Proceedings under IBC: Bankruptcy filing picks up to deal with mounting bad loans

Within seven months of the final insolvency rules kicking in under the Insolvency and Bankruptcy Code 2016 (IBC), over 237 applications have been filed by financial creditors against defaulting companies for initiating corporate insolvency resolution process and admitted in various benches of the National Company Law Tribunal (NCLT).

According to data analysed till June-end, a total of 129 corporate insolvency applications were admitted with the Mumbai bench of the NCLT, while 58 applications have been filed with three benches of the NCLT in Delhi. Ahmedabad bench of the NCLT accounted for 15 insolvency applications, while seven cases were admitted with the Allahabad bench.

Notwithstanding the focus on 12 large accounts that the Reserve Bank of India (RBI) has advised for being referred for resolution under the IBC, the data from the NCLT benches at 10 locations show the rising pace with which financial creditors and companies are filing for insolvency resolution under the new bankruptcy law that was enacted only last year.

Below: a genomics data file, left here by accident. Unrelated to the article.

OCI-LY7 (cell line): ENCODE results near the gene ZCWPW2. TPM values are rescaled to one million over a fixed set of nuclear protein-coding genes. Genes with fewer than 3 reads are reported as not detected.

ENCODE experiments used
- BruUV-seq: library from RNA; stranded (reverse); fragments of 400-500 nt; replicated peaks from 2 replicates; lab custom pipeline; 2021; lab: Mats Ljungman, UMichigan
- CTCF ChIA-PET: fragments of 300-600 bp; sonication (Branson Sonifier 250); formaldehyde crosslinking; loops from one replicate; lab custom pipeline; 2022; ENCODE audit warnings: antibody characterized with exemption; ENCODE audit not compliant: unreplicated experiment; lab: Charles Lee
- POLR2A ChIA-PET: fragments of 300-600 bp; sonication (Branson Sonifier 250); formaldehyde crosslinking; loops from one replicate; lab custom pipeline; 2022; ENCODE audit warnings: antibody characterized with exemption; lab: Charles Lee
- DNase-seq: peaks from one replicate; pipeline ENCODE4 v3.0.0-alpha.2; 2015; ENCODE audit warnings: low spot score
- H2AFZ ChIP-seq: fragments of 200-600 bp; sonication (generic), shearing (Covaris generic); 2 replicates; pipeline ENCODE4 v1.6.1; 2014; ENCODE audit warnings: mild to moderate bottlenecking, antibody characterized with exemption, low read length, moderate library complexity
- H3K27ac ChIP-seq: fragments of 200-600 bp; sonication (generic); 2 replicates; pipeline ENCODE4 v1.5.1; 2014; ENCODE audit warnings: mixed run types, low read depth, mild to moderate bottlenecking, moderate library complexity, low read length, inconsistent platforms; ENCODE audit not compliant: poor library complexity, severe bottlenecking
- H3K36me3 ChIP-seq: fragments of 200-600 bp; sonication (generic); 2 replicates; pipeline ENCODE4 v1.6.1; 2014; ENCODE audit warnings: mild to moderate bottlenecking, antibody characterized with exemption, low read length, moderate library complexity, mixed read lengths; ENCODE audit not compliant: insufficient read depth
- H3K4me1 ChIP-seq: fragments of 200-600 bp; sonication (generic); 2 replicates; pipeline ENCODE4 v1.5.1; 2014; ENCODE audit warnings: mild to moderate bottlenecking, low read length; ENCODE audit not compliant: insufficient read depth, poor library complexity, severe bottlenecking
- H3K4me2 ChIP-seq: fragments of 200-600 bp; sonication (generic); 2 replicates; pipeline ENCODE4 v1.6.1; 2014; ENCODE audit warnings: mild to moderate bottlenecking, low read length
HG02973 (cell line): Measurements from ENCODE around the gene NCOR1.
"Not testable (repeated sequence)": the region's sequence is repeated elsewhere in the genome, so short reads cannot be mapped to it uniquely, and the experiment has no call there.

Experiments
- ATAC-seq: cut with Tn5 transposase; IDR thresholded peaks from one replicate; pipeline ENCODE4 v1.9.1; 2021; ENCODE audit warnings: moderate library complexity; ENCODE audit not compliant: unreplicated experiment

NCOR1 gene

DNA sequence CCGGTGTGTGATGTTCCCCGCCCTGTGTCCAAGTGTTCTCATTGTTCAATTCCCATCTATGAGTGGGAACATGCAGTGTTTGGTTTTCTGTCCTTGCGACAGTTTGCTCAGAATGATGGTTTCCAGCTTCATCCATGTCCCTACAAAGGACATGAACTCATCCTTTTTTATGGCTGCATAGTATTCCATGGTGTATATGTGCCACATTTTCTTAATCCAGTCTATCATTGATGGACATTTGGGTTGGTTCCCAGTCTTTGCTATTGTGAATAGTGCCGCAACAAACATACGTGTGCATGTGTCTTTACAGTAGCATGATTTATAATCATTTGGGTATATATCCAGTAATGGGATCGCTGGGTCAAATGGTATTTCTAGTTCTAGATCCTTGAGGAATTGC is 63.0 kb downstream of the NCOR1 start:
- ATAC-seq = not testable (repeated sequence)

From admission of seven cases under the IBC in January by various NCLT benches, the number has now gone up to 87 in June. On a quarterly basis, 202 cases were admitted in April-June, as compared with 35 in January-March, according to data collated from NCLT benches at 10 locations. The cases have been filed by financial creditors such as banks, asset reconstruction companies, non-banking finance companies as well as companies or corporate debtors themselves.

The 10 NCLT benches are in New Delhi, Ahmedabad, Allahabad, Bengaluru, Chandigarh, Chennai, Guwahati, Hyderabad, Kolkata and Mumbai, with each of these having jurisdiction over multiple states. The 12 troubled companies being referred to NCLT by the RBI — including Jyoti Structures, Bhushan Steel, Monnet Ispat and Electrosteel Steels, Amtek Auto and Era Infra Engineering — account for a combined debt of around Rs 2.5 lakh crore.

As regards the non-performing accounts other than the large 12 cases, the RBI’s internal advisory committee suggested that banks should be required to file for insolvency proceedings under the IBC for these accounts in case banks are unable to agree upon a viable resolution plan within six months. The government is expected to increase the number of NCLT benches in order to deal with enormity of loan default cases, while analysts expect the pace of insolvency applications to gather pace going forward.

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